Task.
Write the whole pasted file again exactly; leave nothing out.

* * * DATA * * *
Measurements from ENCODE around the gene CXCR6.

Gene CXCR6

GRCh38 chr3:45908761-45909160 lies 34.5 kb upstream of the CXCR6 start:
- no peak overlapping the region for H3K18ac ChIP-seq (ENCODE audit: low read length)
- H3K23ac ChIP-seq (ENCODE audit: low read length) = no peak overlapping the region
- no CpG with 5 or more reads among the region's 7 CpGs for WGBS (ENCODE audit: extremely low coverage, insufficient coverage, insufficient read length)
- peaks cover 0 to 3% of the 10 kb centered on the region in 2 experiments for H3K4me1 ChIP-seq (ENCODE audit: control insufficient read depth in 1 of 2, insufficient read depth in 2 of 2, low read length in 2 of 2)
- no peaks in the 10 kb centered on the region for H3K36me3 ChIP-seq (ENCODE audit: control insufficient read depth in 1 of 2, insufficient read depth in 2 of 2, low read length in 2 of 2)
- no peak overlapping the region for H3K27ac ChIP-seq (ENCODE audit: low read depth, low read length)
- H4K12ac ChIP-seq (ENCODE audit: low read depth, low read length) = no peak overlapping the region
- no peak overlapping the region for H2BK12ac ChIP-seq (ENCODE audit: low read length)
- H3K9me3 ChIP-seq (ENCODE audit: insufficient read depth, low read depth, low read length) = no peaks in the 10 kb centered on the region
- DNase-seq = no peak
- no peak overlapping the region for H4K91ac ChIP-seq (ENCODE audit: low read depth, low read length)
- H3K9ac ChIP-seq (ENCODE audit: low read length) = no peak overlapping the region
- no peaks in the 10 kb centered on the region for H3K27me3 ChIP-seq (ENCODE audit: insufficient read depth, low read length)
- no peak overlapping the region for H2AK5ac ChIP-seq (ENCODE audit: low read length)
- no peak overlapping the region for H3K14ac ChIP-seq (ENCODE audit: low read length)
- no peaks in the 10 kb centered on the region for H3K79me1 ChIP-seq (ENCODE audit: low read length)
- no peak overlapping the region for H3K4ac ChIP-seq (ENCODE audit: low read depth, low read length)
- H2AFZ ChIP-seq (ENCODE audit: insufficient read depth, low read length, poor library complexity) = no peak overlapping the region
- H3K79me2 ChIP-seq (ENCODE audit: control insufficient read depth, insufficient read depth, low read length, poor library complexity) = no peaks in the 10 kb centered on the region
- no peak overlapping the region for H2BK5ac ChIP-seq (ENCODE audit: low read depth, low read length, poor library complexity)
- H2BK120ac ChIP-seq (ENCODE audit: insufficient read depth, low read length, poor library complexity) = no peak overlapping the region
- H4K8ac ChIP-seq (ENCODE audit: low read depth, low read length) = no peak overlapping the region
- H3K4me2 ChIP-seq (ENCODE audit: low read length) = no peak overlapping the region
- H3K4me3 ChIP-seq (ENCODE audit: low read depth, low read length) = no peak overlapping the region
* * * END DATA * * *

Measurements from ENCODE around the gene CXCR6.

Gene CXCR6

GRCh38 chr3:45908761-45909160 lies 34.5 kb upstream of the CXCR6 start:
- no peak overlapping the region for H3K18ac ChIP-seq (ENCODE audit: low read length)
- H3K23ac ChIP-seq (ENCODE audit: low read length) = no peak overlapping the region
- no CpG with 5 or more reads among the region's 7 CpGs for WGBS (ENCODE audit: extremely low coverage, insufficient coverage, insufficient read length)
- peaks cover 0 to 3% of the 10 kb centered on the region in 2 experiments for H3K4me1 ChIP-seq (ENCODE audit: control insufficient read depth in 1 of 2, insufficient read depth in 2 of 2, low read length in 2 of 2)
- no peaks in the 10 kb centered on the region for H3K36me3 ChIP-seq (ENCODE audit: control insufficient read depth in 1 of 2, insufficient read depth in 2 of 2, low read length in 2 of 2)
- no peak overlapping the region for H3K27ac ChIP-seq (ENCODE audit: low read depth, low read length)
- H4K12ac ChIP-seq (ENCODE audit: low read depth, low read length) = no peak overlapping the region
- no peak overlapping the region for H2BK12ac ChIP-seq (ENCODE audit: low read length)
- H3K9me3 ChIP-seq (ENCODE audit: insufficient read depth, low read depth, low read length) = no peaks in the 10 kb centered on the region
- DNase-seq = no peak
- no peak overlapping the region for H4K91ac ChIP-seq (ENCODE audit: low read depth, low read length)
- H3K9ac ChIP-seq (ENCODE audit: low read length) = no peak overlapping the region
- no peaks in the 10 kb centered on the region for H3K27me3 ChIP-seq (ENCODE audit: insufficient read depth, low read length)
- no peak overlapping the region for H2AK5ac ChIP-seq (ENCODE audit: low read length)
- no peak overlapping the region for H3K14ac ChIP-seq (ENCODE audit: low read length)
- no peaks in the 10 kb centered on the region for H3K79me1 ChIP-seq (ENCODE audit: low read length)
- no peak overlapping the region for H3K4ac ChIP-seq (ENCODE audit: low read depth, low read length)
- H2AFZ ChIP-seq (ENCODE audit: insufficient read depth, low read length, poor library complexity) = no peak overlapping the region
- H3K79me2 ChIP-seq (ENCODE audit: control insufficient read depth, insufficient read depth, low read length, poor library complexity) = no peaks in the 10 kb centered on the region
- no peak overlapping the region for H2BK5ac ChIP-seq (ENCODE audit: low read depth, low read length, poor library complexity)
- H2BK120ac ChIP-seq (ENCODE audit: insufficient read depth, low read length, poor library complexity) = no peak overlapping the region
- H4K8ac ChIP-seq (ENCODE audit: low read depth, low read length) = no peak overlapping the region
- H3K4me2 ChIP-seq (ENCODE audit: low read length) = no peak overlapping the region
- H3K4me3 ChIP-seq (ENCODE audit: low read depth, low read length) = no peak overlapping the region